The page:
tures of the new Bolshevik leaders. He freely and volubly admitted that he was an anarchist and that he did not approve of the American form of government. Never: theless the jury freed him because, according to the foreman, “the jurors understood the definition of ‘advocating anarchy,’ as given by the court, to be the act of a person who actually used force in bringing about his aims and not just the advocacy of those aims when he talked on the subject.” Norfolk County juries were predominantly Yankee. This lay rather in the ethnic composition of the county rather than in any conscious selection process. There was an Italian colony down by the river in East Dedham, but these Italians were aliens who had brought with them a well-formed distrust of all governments. Once here they showed no eagerness to become citizens and carefully avoided having themselves listed in the census or in any other public records. Not until the New Deal arrived with its cornucopia of welfare projects were they persuaded to emerge and identify themselves. There would have been no question of their serving on a jury in 1921. They were not eligible. Never in the county’s history had so many veniremen been rounded up for a single case as that of Sacco and Vanzetti. Yet when the jury was completed, the youngest juror, John Dever, turned out to be an Irish Catholic clothing salesmen from Brookline who had been brought up among the Italian-and often anarchist-stonecutters of Barre, Vermont. Later Dever wrote an autobiographical fragment about the trial. There is no prejudice in his description of his first glimpse of Sacco and Vanzetti. He thought they did not look like criminals. Sacco appeared to be an alert, bright and rather clean-cut young fellow. Every time I looked at Vanzetti he seemed to be thinking with an impassive look on his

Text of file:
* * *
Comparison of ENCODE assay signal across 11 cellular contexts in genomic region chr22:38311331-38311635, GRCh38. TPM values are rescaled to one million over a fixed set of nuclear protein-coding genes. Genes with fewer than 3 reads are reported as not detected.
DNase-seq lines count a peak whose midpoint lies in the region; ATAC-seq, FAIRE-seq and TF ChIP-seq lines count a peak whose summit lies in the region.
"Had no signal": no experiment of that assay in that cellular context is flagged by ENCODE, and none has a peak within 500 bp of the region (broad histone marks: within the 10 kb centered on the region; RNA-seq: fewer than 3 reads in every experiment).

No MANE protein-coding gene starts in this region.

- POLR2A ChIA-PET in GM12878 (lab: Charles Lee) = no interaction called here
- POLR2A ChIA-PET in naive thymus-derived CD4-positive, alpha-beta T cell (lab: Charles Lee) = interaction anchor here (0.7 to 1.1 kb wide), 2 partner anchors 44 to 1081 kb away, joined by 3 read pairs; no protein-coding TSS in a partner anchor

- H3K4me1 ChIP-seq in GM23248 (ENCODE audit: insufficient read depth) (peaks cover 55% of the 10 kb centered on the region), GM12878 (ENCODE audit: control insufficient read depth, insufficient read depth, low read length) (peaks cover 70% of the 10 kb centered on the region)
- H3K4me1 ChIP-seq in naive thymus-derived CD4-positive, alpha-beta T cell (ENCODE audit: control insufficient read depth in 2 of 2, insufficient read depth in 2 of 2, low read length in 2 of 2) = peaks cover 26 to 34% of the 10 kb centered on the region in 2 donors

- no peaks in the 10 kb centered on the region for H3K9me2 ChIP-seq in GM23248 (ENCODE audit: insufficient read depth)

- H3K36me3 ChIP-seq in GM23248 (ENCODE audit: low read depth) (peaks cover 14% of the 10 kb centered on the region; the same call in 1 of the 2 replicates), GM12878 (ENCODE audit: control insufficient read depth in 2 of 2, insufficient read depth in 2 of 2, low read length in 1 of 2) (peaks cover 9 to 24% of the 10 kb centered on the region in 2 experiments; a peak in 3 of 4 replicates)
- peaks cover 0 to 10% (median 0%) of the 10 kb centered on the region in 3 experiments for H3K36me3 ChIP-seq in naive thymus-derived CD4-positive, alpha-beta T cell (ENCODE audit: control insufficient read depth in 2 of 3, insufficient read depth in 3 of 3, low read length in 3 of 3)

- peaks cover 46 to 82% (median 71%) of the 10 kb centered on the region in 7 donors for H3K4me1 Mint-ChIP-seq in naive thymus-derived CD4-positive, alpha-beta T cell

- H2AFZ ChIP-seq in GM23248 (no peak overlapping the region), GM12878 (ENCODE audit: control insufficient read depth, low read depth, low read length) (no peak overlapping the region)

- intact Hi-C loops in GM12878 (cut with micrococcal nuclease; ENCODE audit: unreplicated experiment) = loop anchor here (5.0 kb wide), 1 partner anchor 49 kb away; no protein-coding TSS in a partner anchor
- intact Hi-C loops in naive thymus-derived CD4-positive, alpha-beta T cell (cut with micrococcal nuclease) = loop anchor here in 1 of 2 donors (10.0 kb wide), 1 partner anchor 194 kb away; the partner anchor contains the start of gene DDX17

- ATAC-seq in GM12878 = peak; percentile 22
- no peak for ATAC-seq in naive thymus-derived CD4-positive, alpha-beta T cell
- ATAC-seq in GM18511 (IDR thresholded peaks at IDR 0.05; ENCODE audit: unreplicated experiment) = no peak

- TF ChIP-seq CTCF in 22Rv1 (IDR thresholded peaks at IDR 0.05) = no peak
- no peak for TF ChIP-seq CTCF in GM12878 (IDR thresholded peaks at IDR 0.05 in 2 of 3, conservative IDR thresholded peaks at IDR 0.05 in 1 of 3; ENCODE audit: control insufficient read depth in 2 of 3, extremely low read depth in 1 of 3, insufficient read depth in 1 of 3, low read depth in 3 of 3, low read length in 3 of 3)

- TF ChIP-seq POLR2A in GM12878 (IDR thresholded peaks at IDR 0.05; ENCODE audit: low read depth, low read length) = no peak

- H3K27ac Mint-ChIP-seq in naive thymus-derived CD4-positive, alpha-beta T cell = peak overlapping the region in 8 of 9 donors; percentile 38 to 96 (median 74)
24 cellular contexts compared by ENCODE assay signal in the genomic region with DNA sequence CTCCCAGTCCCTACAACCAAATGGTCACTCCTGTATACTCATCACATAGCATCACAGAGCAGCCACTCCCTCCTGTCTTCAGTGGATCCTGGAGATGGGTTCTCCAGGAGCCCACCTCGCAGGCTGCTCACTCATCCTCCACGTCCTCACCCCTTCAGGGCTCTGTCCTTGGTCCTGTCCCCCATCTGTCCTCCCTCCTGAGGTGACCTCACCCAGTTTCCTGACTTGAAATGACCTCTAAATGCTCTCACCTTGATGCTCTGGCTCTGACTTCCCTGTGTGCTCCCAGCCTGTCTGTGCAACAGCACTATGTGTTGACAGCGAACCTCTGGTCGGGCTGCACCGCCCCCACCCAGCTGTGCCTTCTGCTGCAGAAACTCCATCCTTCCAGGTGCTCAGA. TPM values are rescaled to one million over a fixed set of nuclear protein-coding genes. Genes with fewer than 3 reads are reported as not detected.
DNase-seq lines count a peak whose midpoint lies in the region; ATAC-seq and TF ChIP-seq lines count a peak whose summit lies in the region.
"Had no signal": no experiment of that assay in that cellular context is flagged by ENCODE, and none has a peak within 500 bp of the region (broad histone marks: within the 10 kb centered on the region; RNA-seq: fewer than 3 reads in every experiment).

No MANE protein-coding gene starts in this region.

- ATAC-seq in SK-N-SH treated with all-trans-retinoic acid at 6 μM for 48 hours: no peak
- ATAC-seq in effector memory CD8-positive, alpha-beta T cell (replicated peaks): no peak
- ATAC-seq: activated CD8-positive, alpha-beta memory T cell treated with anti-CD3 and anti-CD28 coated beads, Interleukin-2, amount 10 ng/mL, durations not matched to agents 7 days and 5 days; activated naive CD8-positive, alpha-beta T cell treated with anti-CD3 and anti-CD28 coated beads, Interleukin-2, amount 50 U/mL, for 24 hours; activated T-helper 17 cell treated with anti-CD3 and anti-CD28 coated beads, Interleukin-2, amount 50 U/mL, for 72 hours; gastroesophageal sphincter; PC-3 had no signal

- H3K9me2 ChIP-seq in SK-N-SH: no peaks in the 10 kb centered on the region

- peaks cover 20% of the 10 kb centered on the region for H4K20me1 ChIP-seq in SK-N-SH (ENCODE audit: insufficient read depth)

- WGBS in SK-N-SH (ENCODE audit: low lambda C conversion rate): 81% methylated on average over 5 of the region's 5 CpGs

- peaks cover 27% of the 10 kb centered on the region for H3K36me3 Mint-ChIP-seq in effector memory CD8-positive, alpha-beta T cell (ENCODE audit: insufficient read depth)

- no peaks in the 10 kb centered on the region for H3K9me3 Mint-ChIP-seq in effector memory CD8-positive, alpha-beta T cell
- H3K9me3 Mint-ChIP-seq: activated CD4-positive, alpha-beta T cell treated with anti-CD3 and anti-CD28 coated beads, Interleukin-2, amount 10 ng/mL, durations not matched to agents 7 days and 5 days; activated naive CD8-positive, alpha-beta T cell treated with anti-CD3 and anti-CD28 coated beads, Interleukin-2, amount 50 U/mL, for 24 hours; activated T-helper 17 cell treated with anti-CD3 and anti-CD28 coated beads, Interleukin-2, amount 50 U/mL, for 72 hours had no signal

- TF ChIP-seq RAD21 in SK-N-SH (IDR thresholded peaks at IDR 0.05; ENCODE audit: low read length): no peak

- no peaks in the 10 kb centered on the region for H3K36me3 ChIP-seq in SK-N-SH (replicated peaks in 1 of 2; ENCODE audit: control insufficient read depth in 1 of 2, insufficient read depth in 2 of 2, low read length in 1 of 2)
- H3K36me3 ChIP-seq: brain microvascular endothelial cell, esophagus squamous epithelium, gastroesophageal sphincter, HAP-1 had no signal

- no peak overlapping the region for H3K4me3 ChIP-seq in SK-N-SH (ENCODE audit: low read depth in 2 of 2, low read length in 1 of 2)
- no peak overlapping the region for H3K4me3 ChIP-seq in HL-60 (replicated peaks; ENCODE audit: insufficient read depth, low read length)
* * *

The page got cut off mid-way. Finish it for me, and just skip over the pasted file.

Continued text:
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face or listening intently to whatever was taking place at the time. . . . My sympathies were with the men on trial and I was hoping that the evidence would not be sufficient to establish their guilt “beyond a reasonable doubt.”lS